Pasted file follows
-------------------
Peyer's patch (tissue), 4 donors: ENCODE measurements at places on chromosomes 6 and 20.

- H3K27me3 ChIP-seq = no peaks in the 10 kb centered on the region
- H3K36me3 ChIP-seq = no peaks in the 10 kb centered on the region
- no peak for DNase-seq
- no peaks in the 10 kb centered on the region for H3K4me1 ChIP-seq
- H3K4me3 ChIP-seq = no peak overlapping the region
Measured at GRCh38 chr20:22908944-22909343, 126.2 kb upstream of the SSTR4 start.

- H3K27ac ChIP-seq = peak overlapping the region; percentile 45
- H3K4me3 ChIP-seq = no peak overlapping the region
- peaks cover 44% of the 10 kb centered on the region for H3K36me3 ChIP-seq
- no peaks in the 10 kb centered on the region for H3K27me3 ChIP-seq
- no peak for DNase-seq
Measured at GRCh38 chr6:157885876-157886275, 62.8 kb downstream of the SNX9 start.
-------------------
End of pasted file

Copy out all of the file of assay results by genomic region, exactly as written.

Peyer's patch (tissue), 4 donors: ENCODE measurements at places on chromosomes 6 and 20.

- H3K27me3 ChIP-seq = no peaks in the 10 kb centered on the region
- H3K36me3 ChIP-seq = no peaks in the 10 kb centered on the region
- no peak for DNase-seq
- no peaks in the 10 kb centered on the region for H3K4me1 ChIP-seq
- H3K4me3 ChIP-seq = no peak overlapping the region
Measured at GRCh38 chr20:22908944-22909343, 126.2 kb upstream of the SSTR4 start.

- H3K27ac ChIP-seq = peak overlapping the region; percentile 45
- H3K4me3 ChIP-seq = no peak overlapping the region
- peaks cover 44% of the 10 kb centered on the region for H3K36me3 ChIP-seq
- no peaks in the 10 kb centered on the region for H3K27me3 ChIP-seq
- no peak for DNase-seq
Measured at GRCh38 chr6:157885876-157886275, 62.8 kb downstream of the SNX9 start.